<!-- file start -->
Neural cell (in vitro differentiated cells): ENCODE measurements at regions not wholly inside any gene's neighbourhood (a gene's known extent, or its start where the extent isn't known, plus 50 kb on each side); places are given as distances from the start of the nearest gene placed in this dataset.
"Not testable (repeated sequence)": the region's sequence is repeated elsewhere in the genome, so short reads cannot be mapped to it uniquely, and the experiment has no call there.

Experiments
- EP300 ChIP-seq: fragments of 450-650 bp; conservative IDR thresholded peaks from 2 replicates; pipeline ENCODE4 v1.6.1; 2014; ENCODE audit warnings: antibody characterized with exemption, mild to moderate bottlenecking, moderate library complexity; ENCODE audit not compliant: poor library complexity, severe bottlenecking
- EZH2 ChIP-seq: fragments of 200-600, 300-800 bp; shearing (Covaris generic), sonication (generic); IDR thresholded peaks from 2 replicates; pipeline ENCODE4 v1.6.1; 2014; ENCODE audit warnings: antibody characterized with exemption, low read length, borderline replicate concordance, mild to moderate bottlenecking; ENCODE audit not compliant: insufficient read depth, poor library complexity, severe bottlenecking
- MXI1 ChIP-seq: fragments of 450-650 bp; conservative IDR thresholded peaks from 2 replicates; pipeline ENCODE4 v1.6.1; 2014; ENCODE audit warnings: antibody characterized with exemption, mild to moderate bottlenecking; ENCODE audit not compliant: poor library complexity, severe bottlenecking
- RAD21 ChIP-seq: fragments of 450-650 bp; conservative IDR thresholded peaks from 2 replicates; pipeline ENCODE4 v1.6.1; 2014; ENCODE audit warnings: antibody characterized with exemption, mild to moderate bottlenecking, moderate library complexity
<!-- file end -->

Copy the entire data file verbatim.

Neural cell (in vitro differentiated cells): ENCODE measurements at regions not wholly inside any gene's neighbourhood (a gene's known extent, or its start where the extent isn't known, plus 50 kb on each side); places are given as distances from the start of the nearest gene placed in this dataset.
"Not testable (repeated sequence)": the region's sequence is repeated elsewhere in the genome, so short reads cannot be mapped to it uniquely, and the experiment has no call there.

Experiments
- EP300 ChIP-seq: fragments of 450-650 bp; conservative IDR thresholded peaks from 2 replicates; pipeline ENCODE4 v1.6.1; 2014; ENCODE audit warnings: antibody characterized with exemption, mild to moderate bottlenecking, moderate library complexity; ENCODE audit not compliant: poor library complexity, severe bottlenecking
- EZH2 ChIP-seq: fragments of 200-600, 300-800 bp; shearing (Covaris generic), sonication (generic); IDR thresholded peaks from 2 replicates; pipeline ENCODE4 v1.6.1; 2014; ENCODE audit warnings: antibody characterized with exemption, low read length, borderline replicate concordance, mild to moderate bottlenecking; ENCODE audit not compliant: insufficient read depth, poor library complexity, severe bottlenecking
- MXI1 ChIP-seq: fragments of 450-650 bp; conservative IDR thresholded peaks from 2 replicates; pipeline ENCODE4 v1.6.1; 2014; ENCODE audit warnings: antibody characterized with exemption, mild to moderate bottlenecking; ENCODE audit not compliant: poor library complexity, severe bottlenecking
- RAD21 ChIP-seq: fragments of 450-650 bp; conservative IDR thresholded peaks from 2 replicates; pipeline ENCODE4 v1.6.1; 2014; ENCODE audit warnings: antibody characterized with exemption, mild to moderate bottlenecking, moderate library complexity